In the case under discussion the appellant sued for, inter alia, what he termed "kunitia aibu", which would appear to come under paragraph 190 of the first schedule to the Law of Persons, cited above.  Shillings 5,000/= was claimed under that item and the trial G Primary Court accepted and allowed it.
This court has on several occasions approved of the right of a father to sue for compensation in a situation similar to the present one.  For example in the case of Mpapayu v Tusiliwa [1972] H.C.D. n. 229 Kwikima Ag. J as he then was said: H
   The Declaration of Customary law allows fathers (to obtain) compensation from those who made their daughters pregnant.
The learned acting judge must have had in mind paragraph 190 of part IV of the First I Schedule to the Declaration of Customary Law, G.N. No. 279 of 1963.

As for the claim to recovery of expenses incurred by the appellant in educating his A daughter Sabeta up to the time her education was terminated by the pregnancy, I would agree with the first appellate court that the appellant cannot recover.  The expenses were not wasted, Sabeta got her education for as long as she remained in school and that education did not vanish merely because she became pregnant.  The pregnancy may B have denied her the benefit of possible further education, but that could not justify the claim of shillings 15,000/=.  As Said, J. as he then was, said in the case of Halfani Saluum v Halfa Kondo [1967] H.C.D n. 181 in which a parent claimed damages for C the expenses she incurred in educating her daughter for six years:
   The claim does not disclose a cause of action as presented because it is the duty of a parent to educate his child.  The expenses incurred for that purpose cannot be claimed for the child's D education being cut by intervening circumstances.
The question now in this case for consideration is whether it was the respondent who made the appellant's daughter pregnant.  The girl Sabeta named the respondent as the E culprit.  The respondent denied it.  But was that enough for him to escape liability?  Under customary law it was not enough.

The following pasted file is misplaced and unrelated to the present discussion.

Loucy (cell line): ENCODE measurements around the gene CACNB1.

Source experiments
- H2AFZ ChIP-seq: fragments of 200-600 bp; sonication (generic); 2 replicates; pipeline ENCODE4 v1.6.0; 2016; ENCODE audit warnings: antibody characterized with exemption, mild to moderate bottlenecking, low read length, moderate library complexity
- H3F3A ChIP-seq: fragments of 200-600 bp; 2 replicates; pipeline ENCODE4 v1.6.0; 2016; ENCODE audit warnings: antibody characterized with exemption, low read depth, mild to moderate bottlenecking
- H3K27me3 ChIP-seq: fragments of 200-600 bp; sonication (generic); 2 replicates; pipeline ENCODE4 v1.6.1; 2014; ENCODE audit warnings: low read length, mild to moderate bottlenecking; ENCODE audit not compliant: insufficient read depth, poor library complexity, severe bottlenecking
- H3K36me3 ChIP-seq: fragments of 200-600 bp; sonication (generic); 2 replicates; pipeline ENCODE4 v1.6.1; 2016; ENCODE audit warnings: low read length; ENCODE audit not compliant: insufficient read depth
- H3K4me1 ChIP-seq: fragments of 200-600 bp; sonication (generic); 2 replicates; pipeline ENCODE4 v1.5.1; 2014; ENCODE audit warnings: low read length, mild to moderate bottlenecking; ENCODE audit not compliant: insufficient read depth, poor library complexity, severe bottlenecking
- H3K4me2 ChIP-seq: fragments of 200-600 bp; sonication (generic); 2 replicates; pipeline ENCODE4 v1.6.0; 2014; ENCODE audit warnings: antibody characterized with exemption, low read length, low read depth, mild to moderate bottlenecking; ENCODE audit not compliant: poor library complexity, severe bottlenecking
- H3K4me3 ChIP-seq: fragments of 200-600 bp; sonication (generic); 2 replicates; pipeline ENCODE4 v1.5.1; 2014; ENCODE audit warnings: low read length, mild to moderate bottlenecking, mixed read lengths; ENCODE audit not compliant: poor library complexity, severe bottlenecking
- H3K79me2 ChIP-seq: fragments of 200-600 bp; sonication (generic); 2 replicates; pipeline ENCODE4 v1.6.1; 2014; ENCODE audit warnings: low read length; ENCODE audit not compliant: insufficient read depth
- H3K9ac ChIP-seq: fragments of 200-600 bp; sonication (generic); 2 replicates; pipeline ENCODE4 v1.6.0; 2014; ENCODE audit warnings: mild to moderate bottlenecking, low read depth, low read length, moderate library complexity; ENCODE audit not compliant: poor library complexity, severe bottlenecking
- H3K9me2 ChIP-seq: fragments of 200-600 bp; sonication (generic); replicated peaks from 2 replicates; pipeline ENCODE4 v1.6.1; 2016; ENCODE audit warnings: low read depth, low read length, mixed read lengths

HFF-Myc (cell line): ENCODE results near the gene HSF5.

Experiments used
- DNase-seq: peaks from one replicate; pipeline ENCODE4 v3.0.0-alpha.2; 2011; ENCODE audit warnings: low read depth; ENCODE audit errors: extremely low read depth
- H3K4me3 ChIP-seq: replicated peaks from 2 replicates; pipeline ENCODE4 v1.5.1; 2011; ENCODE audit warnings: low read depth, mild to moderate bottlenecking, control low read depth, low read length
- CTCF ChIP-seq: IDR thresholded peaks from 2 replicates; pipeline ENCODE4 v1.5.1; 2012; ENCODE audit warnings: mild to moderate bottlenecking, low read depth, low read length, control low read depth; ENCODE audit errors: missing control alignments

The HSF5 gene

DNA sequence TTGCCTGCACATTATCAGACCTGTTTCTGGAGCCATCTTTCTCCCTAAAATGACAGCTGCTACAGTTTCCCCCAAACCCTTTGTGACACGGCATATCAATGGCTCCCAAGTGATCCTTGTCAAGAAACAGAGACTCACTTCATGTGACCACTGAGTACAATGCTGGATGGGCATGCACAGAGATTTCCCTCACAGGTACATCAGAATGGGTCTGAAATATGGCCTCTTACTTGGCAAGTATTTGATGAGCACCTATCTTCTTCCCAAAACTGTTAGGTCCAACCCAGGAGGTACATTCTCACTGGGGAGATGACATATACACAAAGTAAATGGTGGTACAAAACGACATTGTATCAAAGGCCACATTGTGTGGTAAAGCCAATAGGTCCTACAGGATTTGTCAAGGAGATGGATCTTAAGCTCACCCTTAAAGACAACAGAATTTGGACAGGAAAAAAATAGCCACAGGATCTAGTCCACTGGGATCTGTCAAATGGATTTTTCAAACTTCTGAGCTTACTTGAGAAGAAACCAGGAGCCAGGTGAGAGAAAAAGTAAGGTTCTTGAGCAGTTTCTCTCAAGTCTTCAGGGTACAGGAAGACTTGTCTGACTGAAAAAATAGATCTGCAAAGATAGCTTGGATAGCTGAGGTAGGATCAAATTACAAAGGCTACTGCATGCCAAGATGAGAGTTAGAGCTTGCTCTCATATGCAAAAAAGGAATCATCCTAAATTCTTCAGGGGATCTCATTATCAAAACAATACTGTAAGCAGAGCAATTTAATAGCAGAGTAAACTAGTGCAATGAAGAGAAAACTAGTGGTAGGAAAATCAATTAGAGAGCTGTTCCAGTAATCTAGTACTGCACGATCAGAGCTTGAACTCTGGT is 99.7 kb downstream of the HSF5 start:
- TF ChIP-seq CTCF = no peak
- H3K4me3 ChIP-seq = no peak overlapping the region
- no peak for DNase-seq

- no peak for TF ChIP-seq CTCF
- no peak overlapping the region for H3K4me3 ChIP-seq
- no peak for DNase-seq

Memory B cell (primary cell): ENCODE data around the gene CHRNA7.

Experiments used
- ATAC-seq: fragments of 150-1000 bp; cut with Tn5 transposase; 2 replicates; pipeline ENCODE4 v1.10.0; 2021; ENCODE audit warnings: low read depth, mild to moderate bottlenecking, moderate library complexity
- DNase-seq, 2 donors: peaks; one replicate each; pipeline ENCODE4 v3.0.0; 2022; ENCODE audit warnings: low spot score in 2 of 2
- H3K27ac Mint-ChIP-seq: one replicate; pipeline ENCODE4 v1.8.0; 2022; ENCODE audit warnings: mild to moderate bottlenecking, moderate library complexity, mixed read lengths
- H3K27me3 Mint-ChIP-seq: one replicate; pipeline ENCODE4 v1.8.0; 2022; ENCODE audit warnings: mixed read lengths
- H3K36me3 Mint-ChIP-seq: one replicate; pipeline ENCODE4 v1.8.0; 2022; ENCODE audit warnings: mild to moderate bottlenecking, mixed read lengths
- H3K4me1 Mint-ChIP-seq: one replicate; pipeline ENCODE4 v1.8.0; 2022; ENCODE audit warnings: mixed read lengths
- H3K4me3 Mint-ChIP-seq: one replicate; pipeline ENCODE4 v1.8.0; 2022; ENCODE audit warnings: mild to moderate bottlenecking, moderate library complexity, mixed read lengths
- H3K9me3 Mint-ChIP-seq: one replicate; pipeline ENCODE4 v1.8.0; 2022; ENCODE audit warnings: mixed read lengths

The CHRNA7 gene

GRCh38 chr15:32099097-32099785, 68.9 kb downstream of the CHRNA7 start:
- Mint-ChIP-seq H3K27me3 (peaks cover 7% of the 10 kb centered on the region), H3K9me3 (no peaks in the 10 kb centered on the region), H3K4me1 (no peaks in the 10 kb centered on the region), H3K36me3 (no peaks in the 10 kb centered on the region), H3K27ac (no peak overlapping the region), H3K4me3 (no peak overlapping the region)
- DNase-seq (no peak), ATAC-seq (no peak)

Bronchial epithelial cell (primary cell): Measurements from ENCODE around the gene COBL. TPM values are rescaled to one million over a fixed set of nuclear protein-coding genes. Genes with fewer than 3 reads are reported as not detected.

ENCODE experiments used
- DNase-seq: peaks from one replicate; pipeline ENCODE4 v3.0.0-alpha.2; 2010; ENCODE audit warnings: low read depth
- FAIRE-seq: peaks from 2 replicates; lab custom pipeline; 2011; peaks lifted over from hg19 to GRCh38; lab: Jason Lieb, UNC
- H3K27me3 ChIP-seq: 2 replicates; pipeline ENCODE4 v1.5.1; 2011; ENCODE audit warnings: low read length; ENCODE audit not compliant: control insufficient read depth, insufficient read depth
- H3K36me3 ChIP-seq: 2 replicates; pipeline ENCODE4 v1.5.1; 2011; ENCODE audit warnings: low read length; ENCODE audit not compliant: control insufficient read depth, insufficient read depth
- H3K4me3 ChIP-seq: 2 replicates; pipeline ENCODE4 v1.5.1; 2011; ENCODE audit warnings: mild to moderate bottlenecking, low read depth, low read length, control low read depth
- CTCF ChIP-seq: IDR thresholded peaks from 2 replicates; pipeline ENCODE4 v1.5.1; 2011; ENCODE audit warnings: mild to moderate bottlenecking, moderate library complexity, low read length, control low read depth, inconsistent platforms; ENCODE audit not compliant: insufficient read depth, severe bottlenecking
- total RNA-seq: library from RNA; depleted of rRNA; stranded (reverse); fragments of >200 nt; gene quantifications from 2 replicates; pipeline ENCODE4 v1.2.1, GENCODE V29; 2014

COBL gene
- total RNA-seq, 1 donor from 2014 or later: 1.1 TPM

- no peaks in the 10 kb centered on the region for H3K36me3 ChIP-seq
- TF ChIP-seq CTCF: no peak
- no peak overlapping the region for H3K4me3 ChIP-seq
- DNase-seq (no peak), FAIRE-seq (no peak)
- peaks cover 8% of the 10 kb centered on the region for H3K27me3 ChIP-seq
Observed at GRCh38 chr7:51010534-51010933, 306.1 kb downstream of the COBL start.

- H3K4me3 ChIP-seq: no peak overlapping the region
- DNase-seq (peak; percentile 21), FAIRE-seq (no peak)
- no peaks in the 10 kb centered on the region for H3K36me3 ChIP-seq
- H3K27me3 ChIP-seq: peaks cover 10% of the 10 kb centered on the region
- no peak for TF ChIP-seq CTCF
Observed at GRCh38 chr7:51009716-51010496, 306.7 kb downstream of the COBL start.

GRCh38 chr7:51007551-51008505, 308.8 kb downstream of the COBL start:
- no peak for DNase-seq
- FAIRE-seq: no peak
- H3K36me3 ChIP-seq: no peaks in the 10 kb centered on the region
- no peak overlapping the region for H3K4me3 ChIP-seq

Paragraph 193 of the Law of Persons, GN. No. 279 of 1963 provides as follows: F
   Mwanamume ambaye ametajwa na mwanamke (asiyeolewa) kwamba ndiye baba wa mtoto hana budi kumkubali kwamba yeye ndiye baba wa mtoto ila akiweza kuhakikisha kwamba hakuzini na yule mwanamke. G
This paragraph puts the burden on the man to prove that he did not have carnal knowledge with the woman.  The respondent did not discharge that burden.  As it turned out the trial court believed that it was the respondent who made Sabeta pregnant.  On the evidence it was open for the court to reach such a finding and I am not about to H disturb it.
In view of my earlier decision that a parent can claim and obtain judgement for compensation against a person who makes his dependent daughter under the age of 21 years pregnant, the remaining question now is whether the claim for Shs.5,000/= can be I allowed.  The trial court allowed it.  The respondent did not and

has not before me suggested that the amount was excessive. I for my part do not A consider it either excessive or unreasonable.  I therefore uphold the decision of the primary court regarding the award of shs. 5,000/= as compensation.  Therefore, the appeal succeeds to that extent.
The amount which had been claimed in the whole suit was shs. 20,000/=.  I have B allowed only a quarter of it (shs. 5,000/=).  Corresponding to that only a quarter of the appellant's costs are allowed in this court and in the two courts below.
C Order accordingly.

D